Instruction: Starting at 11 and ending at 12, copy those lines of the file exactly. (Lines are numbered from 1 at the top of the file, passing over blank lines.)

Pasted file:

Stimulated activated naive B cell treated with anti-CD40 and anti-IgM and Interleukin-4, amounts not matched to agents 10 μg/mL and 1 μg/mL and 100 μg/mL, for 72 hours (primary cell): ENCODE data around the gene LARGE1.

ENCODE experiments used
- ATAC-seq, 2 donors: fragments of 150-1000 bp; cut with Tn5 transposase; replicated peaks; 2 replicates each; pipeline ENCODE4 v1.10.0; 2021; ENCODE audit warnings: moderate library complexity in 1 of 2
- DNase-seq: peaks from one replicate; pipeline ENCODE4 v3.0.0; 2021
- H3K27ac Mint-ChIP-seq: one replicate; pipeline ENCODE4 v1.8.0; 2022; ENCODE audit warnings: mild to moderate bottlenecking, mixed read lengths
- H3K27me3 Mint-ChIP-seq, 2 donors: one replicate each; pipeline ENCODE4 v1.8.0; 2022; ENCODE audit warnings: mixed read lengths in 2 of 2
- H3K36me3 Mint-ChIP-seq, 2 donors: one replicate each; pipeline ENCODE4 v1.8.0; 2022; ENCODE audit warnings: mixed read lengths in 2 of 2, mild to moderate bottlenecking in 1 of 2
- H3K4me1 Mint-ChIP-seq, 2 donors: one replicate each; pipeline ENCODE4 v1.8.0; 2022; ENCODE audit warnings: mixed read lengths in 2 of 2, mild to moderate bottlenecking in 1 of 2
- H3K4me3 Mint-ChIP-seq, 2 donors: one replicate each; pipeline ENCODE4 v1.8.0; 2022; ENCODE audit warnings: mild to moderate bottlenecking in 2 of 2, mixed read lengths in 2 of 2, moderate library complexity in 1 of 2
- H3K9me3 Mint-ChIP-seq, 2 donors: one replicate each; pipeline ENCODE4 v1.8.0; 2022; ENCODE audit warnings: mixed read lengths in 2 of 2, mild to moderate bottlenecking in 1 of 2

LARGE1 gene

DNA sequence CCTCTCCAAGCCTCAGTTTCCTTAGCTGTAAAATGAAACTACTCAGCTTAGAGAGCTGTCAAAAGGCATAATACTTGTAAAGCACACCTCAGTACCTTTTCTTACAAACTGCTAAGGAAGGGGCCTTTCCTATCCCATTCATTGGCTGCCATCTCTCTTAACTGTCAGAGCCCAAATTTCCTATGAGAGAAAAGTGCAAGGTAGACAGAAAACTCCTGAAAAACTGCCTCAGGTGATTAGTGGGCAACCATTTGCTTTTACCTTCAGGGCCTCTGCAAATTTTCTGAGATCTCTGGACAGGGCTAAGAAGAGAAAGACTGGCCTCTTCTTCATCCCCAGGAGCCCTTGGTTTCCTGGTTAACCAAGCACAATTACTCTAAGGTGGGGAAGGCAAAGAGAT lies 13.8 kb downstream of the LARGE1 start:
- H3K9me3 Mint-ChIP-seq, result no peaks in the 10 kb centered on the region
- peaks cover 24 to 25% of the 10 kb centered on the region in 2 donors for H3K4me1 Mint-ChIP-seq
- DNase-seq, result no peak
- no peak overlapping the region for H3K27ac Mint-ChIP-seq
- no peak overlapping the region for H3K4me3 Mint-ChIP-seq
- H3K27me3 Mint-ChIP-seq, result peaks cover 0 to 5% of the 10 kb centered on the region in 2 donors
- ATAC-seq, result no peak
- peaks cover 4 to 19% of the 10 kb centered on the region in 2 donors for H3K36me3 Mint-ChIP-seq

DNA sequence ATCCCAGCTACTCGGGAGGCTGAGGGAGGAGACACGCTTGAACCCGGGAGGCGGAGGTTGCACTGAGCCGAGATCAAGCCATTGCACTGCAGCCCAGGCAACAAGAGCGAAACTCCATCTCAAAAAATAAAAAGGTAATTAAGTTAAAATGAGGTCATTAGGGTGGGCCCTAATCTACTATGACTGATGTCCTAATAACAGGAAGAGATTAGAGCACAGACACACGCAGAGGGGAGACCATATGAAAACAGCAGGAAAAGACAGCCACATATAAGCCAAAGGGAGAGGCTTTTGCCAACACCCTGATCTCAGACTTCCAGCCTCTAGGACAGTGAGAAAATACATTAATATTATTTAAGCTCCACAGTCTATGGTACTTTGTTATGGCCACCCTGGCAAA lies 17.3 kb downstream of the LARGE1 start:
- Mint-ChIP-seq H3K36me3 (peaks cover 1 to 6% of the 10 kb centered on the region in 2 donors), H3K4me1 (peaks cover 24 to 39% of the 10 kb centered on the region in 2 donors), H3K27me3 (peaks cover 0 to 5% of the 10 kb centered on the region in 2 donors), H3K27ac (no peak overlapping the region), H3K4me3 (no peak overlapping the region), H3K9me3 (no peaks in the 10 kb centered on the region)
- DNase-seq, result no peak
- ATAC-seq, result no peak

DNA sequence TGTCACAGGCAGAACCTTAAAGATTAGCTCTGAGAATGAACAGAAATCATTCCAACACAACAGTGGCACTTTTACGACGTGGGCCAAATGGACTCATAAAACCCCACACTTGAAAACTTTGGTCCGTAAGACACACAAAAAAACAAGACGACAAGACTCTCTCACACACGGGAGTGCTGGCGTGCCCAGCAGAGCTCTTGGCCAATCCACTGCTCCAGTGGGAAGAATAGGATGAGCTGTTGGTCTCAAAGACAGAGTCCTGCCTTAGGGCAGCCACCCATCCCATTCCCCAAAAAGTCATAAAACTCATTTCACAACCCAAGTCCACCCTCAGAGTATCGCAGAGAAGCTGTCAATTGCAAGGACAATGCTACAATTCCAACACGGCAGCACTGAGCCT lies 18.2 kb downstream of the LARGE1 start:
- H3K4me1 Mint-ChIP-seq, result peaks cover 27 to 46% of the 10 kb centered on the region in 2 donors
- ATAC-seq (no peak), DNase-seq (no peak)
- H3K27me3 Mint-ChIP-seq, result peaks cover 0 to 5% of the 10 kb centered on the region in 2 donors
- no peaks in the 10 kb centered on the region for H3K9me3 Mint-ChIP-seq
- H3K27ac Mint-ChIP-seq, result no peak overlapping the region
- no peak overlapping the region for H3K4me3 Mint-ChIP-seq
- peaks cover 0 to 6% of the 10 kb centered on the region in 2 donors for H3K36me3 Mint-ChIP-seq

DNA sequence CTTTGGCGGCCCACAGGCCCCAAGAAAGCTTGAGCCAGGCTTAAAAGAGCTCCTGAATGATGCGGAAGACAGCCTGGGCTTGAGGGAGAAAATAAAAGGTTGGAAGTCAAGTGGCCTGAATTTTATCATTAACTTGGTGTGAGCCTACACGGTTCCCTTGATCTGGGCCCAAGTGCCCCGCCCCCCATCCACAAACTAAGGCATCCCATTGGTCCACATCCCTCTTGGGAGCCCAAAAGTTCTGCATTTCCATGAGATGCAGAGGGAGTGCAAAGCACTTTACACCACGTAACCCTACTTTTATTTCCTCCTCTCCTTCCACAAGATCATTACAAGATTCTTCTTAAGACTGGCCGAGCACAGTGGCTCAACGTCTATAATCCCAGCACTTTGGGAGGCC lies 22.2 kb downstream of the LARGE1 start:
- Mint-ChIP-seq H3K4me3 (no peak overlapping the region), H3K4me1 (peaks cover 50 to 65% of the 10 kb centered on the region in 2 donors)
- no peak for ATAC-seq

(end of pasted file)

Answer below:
LARGE1 gene

DNA sequence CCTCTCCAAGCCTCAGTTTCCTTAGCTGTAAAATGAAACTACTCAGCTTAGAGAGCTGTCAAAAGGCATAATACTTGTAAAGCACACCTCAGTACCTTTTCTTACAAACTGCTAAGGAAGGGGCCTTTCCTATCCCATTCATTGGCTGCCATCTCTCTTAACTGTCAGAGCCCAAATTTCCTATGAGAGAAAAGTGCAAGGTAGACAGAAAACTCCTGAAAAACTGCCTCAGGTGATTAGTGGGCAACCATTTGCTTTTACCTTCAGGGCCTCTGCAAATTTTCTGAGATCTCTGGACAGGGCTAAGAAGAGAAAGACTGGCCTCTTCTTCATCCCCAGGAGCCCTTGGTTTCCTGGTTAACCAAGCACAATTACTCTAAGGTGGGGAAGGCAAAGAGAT lies 13.8 kb downstream of the LARGE1 start: